Fattest Thin Man
OLD on different wheels
Over locknut-dimension from wheel to wheel. How is it changed? Spacer behind the locknut?
I picked up a pair of used Mavic Open Pro/Ultegra wheels. I installed a 9 speed cassette and ran them on my commuter bike, an old steel bike with friction shifting. Everything worked great, although the 11 tooth cog was a little close to the frame. But nothing contacted.
So now I'm installing those wheels on a newer 2005 aluminum bike with indexed shifting, and it's difficult to get the shifting correct. It's pretty obvious that the locknut on the freehub side is closer to the freehub on the Mavics than it is on the original wheels for the newer bike.
Is it as simple as installing spacers behind the locknut to move the locknut farther out to make the OLD the same as the old axle? I read a good bit about it on Sheldon's site, but no mention was made of this. Although it did mention that a new axle may not be required if there is at least 2mm of axle outside the locknuts.
If you swap a washer from the non-drive to the drive side you won't affect the OLD, but you might have to redish a little. Your 9s wheel and your new frame should both be 130mm unless the previous wheel owner adjusted it.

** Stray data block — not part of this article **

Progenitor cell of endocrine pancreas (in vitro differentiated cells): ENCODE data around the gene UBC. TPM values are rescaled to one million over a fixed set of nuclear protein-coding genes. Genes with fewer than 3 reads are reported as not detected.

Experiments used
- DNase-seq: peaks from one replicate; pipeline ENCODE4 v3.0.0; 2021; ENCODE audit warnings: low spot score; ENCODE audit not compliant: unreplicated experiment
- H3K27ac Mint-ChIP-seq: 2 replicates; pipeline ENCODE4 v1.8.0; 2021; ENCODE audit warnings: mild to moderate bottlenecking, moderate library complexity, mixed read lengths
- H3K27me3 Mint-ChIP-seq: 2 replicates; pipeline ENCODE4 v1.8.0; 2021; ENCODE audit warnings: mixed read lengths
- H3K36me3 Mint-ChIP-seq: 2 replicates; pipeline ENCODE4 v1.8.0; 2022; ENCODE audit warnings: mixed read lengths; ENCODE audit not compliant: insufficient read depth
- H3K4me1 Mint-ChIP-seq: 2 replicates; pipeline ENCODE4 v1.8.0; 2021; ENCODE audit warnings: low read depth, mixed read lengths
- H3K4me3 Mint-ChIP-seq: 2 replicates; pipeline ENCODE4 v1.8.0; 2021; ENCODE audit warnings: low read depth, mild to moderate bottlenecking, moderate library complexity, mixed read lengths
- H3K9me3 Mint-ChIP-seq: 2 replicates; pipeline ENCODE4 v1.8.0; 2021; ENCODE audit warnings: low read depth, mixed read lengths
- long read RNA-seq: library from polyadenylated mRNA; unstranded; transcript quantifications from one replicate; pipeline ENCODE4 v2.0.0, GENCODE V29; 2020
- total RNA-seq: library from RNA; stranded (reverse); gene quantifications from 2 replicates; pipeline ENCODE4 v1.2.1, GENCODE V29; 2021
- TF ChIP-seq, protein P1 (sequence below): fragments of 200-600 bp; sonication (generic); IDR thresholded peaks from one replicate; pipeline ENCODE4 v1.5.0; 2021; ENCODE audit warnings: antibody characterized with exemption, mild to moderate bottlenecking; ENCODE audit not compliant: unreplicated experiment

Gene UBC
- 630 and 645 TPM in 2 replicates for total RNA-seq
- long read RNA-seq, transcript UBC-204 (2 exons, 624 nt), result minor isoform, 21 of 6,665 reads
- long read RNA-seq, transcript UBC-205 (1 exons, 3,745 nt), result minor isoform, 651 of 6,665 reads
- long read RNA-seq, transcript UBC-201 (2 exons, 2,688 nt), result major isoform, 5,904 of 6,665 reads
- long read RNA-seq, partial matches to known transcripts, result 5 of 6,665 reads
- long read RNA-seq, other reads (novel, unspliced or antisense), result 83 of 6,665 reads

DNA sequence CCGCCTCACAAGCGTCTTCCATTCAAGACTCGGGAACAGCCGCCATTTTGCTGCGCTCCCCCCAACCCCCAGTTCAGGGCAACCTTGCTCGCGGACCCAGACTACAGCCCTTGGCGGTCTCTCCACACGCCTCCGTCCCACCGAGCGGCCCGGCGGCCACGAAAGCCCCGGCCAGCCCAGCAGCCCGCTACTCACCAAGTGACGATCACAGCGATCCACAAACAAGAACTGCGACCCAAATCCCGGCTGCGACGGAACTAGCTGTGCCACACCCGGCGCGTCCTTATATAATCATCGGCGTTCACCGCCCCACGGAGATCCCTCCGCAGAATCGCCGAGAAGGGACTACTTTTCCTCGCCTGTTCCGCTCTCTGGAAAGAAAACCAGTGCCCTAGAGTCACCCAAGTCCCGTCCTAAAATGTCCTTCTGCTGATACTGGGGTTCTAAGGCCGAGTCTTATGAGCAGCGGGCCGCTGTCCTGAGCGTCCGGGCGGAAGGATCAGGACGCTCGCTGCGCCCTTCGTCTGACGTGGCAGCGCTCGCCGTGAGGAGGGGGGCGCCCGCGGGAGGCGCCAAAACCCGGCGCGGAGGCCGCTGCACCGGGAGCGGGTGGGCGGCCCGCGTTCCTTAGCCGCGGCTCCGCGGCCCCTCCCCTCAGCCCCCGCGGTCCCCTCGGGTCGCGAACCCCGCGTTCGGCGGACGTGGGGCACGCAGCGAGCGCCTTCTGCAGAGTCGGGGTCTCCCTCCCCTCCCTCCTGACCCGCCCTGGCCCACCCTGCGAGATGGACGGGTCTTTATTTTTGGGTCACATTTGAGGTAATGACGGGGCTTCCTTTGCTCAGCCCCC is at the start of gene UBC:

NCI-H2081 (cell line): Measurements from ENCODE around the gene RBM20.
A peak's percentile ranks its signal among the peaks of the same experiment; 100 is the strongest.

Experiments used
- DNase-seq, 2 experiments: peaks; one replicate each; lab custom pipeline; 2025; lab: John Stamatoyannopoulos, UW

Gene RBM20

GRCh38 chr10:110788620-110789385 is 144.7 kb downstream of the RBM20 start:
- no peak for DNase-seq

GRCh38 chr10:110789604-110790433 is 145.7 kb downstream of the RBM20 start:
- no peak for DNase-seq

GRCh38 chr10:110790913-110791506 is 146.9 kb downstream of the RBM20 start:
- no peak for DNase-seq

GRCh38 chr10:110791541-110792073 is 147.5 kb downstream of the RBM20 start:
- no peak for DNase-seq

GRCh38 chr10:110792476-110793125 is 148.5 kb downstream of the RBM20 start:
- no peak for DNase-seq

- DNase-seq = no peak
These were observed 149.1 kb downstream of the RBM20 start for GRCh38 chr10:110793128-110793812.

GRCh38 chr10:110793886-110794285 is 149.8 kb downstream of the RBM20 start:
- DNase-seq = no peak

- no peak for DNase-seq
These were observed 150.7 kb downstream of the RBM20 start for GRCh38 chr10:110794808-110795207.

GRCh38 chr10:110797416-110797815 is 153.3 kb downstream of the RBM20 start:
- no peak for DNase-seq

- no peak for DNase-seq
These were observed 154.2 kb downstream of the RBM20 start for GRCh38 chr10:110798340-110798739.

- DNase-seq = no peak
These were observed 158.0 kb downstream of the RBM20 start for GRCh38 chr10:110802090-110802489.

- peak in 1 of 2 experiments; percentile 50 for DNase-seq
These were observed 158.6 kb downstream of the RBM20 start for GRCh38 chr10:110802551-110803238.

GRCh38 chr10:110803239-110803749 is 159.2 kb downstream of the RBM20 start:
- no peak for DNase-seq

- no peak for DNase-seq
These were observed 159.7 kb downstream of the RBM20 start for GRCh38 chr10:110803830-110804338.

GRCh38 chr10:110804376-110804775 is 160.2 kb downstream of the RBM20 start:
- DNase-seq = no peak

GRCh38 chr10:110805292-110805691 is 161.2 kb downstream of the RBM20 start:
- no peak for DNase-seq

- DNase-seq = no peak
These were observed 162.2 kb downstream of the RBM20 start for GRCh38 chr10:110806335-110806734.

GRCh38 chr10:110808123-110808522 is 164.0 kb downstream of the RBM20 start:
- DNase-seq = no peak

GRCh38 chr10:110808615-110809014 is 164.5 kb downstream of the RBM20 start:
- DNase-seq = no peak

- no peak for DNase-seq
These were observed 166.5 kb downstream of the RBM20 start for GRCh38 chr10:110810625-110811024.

If you just add a spacer to the drive side you will increase the actual OLD by the thickness of the spacer. That may be ok if installing the wheel in the frame isn't too dificult.
To maintain the original OLD you will need to remove the same thickness spacer from the non-drive side of the hub. You should then recenter the axle to be sure the nds stub isn't too long and interfers with closing the quick release firmly on the dropout face.
Finally, if you are a real stickler and add/remove/redistribute spacers, you should redish the wheel as required.
Fattest Thin Man
Thanks, that worked. I can't imagine that redishing the wheel is required, the spacer was only about 1.5mm. It worked a charm though, everything lined up darn near perfectly, even the derailluer was nearly spot on.
Originally Posted by HillRider